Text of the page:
You might have gathered I’m not in favour of any routine killing of corvids but in terms of curlew and other wader populations I really don’t know what a properly balanced solution looks like. It’s common sense to recognise the destruction of suitable habitat puts more pressure to achieve nesting success in smaller upland areas. A rewilding perspective tells us we need to encourage a wider range of predators, not fewer, so that crows and foxes have competition themselves. And then we should leave nature alone. What I do know, though, is that on every single grouse moor there is a local extinction of corvids – in breach of those EU Directives – and if you look for hard science to justify this, there simply isn’t any. Even Natural England (NE) agreed there is no justification for including magpie, rook, jay and jackdaw on general licences (see section 4.19 here https://assets.publishing.service.gov.uk/government/uploads/system/uploads/attachment_data/file/816268/general-licences-government-response-to-call-for-evidence.pdf).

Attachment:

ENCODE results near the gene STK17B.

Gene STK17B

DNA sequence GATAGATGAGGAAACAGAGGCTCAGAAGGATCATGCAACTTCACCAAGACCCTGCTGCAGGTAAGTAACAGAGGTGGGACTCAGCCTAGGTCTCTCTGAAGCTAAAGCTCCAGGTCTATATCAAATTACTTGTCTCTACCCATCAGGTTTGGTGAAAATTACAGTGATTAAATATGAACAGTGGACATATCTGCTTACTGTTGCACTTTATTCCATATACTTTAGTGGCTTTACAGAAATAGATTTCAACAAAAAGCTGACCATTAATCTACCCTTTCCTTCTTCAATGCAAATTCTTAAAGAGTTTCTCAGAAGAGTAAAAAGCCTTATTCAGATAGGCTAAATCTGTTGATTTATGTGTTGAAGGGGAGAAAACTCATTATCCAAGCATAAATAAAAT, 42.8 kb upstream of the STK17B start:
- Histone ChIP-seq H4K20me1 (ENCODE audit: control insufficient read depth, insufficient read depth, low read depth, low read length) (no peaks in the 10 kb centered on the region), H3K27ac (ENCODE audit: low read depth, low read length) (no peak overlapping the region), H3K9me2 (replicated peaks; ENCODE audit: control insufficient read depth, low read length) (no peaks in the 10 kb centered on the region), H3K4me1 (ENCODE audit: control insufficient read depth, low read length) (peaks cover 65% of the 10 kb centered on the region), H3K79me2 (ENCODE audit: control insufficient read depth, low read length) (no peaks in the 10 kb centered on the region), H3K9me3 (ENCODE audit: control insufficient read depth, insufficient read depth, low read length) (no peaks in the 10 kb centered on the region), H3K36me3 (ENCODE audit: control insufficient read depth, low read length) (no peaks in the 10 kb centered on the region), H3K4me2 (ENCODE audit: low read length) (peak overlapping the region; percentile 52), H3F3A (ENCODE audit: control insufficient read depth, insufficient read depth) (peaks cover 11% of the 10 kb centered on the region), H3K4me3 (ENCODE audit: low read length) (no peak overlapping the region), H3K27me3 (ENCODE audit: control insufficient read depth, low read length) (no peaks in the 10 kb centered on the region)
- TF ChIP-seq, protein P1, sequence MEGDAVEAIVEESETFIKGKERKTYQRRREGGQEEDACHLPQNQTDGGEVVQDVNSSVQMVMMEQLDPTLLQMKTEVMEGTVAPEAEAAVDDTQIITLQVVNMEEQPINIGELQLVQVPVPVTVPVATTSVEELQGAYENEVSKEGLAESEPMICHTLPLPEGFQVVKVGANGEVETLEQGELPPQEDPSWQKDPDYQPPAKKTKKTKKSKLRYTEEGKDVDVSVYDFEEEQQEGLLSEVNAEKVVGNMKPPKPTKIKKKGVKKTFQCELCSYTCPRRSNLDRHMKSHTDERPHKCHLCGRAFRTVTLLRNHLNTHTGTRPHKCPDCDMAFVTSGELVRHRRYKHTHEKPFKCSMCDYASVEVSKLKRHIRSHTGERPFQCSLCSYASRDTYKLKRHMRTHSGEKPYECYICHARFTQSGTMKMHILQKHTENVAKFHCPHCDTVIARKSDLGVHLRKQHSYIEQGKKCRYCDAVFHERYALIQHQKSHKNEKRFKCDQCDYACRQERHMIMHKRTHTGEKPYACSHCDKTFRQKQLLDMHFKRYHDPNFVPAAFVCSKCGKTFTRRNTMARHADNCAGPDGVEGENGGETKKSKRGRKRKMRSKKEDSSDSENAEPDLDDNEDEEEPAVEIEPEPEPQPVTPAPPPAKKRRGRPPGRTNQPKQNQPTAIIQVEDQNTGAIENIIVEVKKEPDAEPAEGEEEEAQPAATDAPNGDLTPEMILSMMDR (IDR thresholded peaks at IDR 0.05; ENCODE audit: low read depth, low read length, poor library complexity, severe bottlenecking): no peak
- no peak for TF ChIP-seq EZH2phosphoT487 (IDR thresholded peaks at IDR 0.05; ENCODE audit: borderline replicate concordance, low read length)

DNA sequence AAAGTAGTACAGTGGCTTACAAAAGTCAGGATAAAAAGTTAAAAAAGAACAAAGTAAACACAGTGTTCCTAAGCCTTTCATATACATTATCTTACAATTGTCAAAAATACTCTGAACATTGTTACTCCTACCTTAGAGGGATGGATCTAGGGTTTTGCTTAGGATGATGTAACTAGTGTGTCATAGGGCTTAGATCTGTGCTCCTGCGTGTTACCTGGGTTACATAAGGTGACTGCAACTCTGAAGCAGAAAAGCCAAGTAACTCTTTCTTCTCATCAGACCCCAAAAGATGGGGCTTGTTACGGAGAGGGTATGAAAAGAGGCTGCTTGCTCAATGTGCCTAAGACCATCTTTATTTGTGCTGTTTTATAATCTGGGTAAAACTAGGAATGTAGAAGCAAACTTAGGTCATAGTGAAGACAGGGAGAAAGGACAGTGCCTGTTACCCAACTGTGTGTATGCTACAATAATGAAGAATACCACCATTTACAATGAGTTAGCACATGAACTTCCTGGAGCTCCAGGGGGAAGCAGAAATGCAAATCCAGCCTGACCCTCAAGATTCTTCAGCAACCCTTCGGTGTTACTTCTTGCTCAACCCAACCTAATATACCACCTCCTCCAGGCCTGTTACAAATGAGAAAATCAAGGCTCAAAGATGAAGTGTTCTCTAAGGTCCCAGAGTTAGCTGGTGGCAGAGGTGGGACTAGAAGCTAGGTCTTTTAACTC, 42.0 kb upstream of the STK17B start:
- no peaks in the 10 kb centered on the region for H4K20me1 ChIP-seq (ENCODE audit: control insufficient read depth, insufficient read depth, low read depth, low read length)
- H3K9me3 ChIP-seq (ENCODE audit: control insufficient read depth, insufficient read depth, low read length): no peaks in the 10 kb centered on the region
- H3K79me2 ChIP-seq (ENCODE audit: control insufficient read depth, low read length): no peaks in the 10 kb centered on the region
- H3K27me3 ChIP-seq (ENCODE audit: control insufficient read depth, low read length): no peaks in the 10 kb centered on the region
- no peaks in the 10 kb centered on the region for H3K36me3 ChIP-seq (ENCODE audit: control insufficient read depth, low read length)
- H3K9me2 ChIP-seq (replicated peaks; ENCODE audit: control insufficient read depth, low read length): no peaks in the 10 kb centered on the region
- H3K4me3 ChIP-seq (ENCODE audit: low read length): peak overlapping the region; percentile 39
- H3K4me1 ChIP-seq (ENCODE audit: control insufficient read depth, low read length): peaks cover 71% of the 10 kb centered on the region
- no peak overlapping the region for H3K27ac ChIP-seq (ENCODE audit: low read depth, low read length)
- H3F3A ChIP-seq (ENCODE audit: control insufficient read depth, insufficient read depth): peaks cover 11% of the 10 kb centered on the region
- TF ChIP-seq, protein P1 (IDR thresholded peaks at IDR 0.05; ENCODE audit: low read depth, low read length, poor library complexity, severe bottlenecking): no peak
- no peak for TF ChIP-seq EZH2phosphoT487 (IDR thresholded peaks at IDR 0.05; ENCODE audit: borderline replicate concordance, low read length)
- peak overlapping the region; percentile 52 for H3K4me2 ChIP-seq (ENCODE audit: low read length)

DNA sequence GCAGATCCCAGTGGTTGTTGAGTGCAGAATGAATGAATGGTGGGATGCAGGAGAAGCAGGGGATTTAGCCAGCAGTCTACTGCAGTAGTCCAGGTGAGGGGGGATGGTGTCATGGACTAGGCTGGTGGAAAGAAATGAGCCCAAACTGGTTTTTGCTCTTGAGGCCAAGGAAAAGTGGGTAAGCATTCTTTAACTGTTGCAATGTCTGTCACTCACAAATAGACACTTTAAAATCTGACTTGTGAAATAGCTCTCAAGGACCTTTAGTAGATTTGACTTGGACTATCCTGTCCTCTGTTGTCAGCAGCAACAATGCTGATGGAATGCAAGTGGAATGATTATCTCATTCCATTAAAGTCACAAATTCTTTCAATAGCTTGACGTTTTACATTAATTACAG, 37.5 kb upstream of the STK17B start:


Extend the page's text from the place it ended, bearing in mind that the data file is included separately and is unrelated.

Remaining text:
But the Secretary of State disagreed – to give yet another example of the government blindly supporting shooting interests. Grouse moor managers never tire of telling us how great wader numbers are on their land. But you don’t have to look far to realise the mass destruction of predators on grouse moors is exactly what leads to huge numbers of grouse to shoot on the 12th August.
I’ve illustrated that general licences are vague, require no record-keeping and allow unlimited killing. But what does an individual licence covering those protected areas look like?
Following the withdrawal of general licenses in April 2019, the licence covering conservation was among the last to be re-issued on 14th June 2019. In the period up to this, there were rumours swirling around that Natural England would just issue individual licences that allowed grouse moor managers to continues exactly as before – surely not? That would be unlawful given the precedents set by the Wild Justice action.